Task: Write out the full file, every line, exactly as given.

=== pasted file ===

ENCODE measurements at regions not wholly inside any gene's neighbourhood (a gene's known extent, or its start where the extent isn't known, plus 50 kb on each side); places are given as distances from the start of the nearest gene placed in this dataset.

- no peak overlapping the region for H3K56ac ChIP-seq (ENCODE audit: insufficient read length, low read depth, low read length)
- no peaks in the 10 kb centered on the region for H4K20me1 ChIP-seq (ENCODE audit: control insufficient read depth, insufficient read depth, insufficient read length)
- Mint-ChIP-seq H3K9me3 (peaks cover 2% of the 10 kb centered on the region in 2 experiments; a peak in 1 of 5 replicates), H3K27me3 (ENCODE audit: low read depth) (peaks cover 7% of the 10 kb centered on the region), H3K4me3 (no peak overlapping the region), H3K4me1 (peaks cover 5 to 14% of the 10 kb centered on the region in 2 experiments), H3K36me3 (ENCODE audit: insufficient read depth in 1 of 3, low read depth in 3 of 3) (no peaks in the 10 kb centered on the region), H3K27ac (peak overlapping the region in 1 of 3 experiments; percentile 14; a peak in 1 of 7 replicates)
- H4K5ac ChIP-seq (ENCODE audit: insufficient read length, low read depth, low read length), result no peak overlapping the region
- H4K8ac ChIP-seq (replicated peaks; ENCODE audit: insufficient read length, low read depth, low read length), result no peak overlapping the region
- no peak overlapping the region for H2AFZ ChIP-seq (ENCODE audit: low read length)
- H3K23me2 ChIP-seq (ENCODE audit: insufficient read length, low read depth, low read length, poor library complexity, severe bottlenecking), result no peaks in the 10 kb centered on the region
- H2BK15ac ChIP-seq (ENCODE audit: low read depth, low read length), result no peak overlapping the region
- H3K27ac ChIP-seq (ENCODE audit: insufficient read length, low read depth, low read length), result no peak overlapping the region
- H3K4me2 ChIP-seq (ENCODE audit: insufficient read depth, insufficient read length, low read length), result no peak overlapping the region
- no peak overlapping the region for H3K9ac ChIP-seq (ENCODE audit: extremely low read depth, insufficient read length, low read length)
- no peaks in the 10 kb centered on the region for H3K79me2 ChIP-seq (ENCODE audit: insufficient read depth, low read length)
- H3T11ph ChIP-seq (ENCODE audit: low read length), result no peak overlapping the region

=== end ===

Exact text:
ENCODE measurements at regions not wholly inside any gene's neighbourhood (a gene's known extent, or its start where the extent isn't known, plus 50 kb on each side); places are given as distances from the start of the nearest gene placed in this dataset.

- no peak overlapping the region for H3K56ac ChIP-seq (ENCODE audit: insufficient read length, low read depth, low read length)
- no peaks in the 10 kb centered on the region for H4K20me1 ChIP-seq (ENCODE audit: control insufficient read depth, insufficient read depth, insufficient read length)
- Mint-ChIP-seq H3K9me3 (peaks cover 2% of the 10 kb centered on the region in 2 experiments; a peak in 1 of 5 replicates), H3K27me3 (ENCODE audit: low read depth) (peaks cover 7% of the 10 kb centered on the region), H3K4me3 (no peak overlapping the region), H3K4me1 (peaks cover 5 to 14% of the 10 kb centered on the region in 2 experiments), H3K36me3 (ENCODE audit: insufficient read depth in 1 of 3, low read depth in 3 of 3) (no peaks in the 10 kb centered on the region), H3K27ac (peak overlapping the region in 1 of 3 experiments; percentile 14; a peak in 1 of 7 replicates)
- H4K5ac ChIP-seq (ENCODE audit: insufficient read length, low read depth, low read length), result no peak overlapping the region
- H4K8ac ChIP-seq (replicated peaks; ENCODE audit: insufficient read length, low read depth, low read length), result no peak overlapping the region
- no peak overlapping the region for H2AFZ ChIP-seq (ENCODE audit: low read length)
- H3K23me2 ChIP-seq (ENCODE audit: insufficient read length, low read depth, low read length, poor library complexity, severe bottlenecking), result no peaks in the 10 kb centered on the region
- H2BK15ac ChIP-seq (ENCODE audit: low read depth, low read length), result no peak overlapping the region
- H3K27ac ChIP-seq (ENCODE audit: insufficient read length, low read depth, low read length), result no peak overlapping the region
- H3K4me2 ChIP-seq (ENCODE audit: insufficient read depth, insufficient read length, low read length), result no peak overlapping the region
- no peak overlapping the region for H3K9ac ChIP-seq (ENCODE audit: extremely low read depth, insufficient read length, low read length)
- no peaks in the 10 kb centered on the region for H3K79me2 ChIP-seq (ENCODE audit: insufficient read depth, low read length)
- H3T11ph ChIP-seq (ENCODE audit: low read length), result no peak overlapping the region